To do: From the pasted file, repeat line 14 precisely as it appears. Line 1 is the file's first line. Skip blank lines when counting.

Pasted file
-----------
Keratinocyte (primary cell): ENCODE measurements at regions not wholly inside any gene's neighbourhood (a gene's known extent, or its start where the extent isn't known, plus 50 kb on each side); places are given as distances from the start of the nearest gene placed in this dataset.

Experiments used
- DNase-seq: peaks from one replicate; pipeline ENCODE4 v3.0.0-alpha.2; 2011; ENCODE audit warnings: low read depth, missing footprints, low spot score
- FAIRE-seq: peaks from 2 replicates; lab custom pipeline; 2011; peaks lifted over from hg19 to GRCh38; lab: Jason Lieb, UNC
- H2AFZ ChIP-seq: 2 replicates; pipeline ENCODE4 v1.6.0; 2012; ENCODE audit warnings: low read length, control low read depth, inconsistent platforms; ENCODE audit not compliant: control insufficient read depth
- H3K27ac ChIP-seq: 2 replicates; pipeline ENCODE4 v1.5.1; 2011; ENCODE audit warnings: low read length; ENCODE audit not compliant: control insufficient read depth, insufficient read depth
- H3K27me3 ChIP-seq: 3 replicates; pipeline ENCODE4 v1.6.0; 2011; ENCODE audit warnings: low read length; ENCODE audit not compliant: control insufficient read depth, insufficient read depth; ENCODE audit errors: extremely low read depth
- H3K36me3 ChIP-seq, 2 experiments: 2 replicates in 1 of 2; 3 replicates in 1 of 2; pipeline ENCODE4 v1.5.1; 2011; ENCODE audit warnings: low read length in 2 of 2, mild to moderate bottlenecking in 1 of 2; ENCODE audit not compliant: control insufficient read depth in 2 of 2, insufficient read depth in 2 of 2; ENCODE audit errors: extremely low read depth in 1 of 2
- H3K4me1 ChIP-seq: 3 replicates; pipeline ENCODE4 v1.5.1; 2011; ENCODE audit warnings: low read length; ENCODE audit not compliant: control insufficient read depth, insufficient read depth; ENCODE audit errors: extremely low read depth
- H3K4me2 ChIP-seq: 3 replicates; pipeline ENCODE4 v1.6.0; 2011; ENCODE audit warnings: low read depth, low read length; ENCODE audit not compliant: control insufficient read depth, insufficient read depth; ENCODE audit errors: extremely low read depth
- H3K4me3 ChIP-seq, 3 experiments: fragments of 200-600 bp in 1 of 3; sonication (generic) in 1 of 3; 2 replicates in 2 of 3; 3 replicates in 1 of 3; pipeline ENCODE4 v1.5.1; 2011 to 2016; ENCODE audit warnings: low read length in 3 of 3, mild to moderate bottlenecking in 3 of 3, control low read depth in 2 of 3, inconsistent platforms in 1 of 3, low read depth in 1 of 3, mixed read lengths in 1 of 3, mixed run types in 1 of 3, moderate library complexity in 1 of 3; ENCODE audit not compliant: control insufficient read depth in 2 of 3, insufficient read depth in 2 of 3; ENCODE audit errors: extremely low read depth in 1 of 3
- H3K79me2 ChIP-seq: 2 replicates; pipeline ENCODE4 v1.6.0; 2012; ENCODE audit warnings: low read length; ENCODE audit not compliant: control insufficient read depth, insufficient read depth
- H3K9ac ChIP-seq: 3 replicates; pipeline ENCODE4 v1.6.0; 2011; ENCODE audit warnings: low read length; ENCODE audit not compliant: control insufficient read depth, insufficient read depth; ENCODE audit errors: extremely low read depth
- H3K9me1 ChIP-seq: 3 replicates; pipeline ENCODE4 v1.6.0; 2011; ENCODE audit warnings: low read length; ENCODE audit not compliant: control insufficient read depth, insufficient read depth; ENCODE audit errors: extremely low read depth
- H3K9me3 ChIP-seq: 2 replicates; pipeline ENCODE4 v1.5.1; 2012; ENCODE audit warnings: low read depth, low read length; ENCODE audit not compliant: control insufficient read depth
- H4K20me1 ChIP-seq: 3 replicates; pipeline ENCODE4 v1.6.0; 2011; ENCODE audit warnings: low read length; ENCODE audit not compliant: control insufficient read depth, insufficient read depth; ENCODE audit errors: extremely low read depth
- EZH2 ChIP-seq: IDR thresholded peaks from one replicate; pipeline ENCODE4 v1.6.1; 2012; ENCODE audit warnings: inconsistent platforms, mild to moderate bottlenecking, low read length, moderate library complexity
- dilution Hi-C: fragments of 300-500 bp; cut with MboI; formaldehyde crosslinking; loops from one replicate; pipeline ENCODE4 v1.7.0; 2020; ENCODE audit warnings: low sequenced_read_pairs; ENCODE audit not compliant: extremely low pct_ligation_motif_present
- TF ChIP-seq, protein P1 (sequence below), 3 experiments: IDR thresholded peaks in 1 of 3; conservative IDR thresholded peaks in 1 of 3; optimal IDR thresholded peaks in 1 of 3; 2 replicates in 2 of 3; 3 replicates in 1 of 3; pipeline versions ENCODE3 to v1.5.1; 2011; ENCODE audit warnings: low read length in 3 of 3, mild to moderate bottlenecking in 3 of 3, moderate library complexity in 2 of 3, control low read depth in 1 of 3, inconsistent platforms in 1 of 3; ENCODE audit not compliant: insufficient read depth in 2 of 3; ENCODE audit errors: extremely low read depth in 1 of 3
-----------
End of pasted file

- H3K9me1 ChIP-seq: 3 replicates; pipeline ENCODE4 v1.6.0; 2011; ENCODE audit warnings: low read length; ENCODE audit not compliant: control insufficient read depth, insufficient read depth; ENCODE audit errors: extremely low read depth